I met many more amazing civilians during the next 30 years, but the next I’d like to talk about is Roger Blanchard. When I met him, he was the assistant deputy chief of staff for personnel at the Pentagon. Roger started his civil service as an intern at Kelly Air Force Base, Texas, in 1973 and diligently worked his way through the personnel ranks. When our paths crossed, I was the director of the Air Force budget and marveled at how many sought his counsel, including service secretaries and chiefs of staff.

You see, Roger had no personal agenda and his advice always reflected deep thought. He worked problems, not personalities.

Not surprisingly, Roger was a quiet person. As a result, whenever he spoke, people turned their heads to listen. They knew they were about to hear something thoughtful, relevant and valuable. Through him, my respect for those personnelists throughout our force increased each and every day. After all, it’s their expertise (in an often thankless field) that supports our greatest resource, all of us.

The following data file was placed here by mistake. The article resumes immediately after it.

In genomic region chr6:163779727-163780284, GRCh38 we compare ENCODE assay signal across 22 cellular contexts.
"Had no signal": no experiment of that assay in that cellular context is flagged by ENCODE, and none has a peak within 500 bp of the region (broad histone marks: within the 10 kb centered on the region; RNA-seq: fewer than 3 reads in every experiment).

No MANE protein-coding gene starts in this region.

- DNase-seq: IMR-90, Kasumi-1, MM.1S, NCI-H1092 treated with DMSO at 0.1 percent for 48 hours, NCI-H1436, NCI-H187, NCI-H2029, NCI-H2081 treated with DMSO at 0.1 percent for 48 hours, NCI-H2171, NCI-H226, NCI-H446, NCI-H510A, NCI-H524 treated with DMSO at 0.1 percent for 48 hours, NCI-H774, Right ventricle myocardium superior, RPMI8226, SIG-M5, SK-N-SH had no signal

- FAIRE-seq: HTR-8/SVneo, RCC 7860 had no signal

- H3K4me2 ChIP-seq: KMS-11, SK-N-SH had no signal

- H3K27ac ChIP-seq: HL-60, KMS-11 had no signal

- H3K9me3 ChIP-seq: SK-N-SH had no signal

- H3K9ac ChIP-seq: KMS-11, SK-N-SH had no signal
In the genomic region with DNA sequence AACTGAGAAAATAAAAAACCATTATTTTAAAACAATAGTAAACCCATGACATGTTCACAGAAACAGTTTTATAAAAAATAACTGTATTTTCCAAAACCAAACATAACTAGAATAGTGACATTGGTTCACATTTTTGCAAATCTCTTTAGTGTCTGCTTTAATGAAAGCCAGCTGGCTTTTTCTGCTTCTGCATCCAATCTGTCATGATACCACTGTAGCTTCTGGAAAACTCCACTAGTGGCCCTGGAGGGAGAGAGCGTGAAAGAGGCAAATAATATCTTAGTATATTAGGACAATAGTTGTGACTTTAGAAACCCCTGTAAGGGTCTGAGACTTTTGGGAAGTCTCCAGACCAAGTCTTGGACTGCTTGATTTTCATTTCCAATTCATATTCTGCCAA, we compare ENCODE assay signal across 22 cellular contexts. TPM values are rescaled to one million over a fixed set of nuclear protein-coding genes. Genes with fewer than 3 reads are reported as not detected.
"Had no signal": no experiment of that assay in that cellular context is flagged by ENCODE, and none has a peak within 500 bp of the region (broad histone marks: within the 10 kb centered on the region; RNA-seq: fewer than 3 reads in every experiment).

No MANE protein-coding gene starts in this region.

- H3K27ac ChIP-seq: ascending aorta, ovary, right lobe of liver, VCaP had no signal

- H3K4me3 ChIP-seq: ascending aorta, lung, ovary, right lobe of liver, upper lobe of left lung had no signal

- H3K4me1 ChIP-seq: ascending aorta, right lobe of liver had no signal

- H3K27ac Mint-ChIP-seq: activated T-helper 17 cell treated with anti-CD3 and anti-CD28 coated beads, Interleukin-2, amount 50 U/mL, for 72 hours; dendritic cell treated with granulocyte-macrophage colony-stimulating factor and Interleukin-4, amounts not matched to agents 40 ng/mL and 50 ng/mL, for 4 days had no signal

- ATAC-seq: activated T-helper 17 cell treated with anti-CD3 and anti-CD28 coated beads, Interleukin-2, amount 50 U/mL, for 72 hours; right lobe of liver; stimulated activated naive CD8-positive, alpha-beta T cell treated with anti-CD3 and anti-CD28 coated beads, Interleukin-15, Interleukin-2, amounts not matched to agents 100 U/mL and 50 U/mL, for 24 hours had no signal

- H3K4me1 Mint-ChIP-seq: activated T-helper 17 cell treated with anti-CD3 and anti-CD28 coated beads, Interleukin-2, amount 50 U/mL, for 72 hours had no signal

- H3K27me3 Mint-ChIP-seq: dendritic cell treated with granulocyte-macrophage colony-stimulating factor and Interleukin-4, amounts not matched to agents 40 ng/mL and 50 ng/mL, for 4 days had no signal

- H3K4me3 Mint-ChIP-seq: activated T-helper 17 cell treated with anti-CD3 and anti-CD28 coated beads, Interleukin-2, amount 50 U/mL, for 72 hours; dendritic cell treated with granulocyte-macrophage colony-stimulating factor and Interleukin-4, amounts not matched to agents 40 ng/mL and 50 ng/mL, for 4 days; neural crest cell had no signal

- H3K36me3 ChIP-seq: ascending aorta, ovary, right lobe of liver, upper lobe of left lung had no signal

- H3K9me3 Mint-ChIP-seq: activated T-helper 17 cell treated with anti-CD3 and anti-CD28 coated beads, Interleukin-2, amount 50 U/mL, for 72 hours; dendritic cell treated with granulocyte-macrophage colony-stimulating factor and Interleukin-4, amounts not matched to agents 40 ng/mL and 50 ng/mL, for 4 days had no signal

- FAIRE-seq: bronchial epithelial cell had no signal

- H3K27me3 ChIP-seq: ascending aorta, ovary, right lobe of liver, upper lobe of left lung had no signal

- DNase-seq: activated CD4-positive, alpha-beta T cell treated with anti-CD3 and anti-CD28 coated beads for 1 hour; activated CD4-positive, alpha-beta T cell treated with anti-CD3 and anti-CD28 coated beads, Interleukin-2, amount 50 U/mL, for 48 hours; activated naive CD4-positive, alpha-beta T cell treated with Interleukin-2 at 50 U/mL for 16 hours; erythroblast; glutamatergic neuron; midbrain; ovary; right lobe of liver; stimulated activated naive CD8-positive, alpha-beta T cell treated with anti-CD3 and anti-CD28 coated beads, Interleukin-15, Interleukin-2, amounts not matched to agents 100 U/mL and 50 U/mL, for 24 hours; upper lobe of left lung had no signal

The last civilian I’ll highlight is Bob Stuart. Bob was my deputy director of the Air Force budget during my most recent time at the Pentagon. When I got to the job, I was in need of some help. My Air Force experience up to that point focused mainly on aircraft operations, not the budget process. I was Bob’s fourth director he had worked for as a deputy. He had worked in finance at the Pentagon for more than 30 years and he provided the stability that the organization relied on each and every day.

Bob was always thinking ahead. In fact, it was his vast knowledge that helped guide the budget office. I’ve often thought that Bob’s influence far exceeded what it would have been had he been the boss. In the end, Bob did as the others had done. He left me with a great respect for all those financial managers and an appreciation for their daily impact on the Air Force mission.

These three civilians are examples of the thousands who make up our Air Force team today. They are invaluable experts whose hard work and good, honest feedback help us all learn and improve. Although the advice may not always be something we want to hear, such counsel is what everyone should expect. After all, in most cases our civilian force has probably seen the pitfalls and potential second-and third-order consequences of our “well-intentioned” decisions before. Such vision only helps all of us make better informed decisions for our organizations.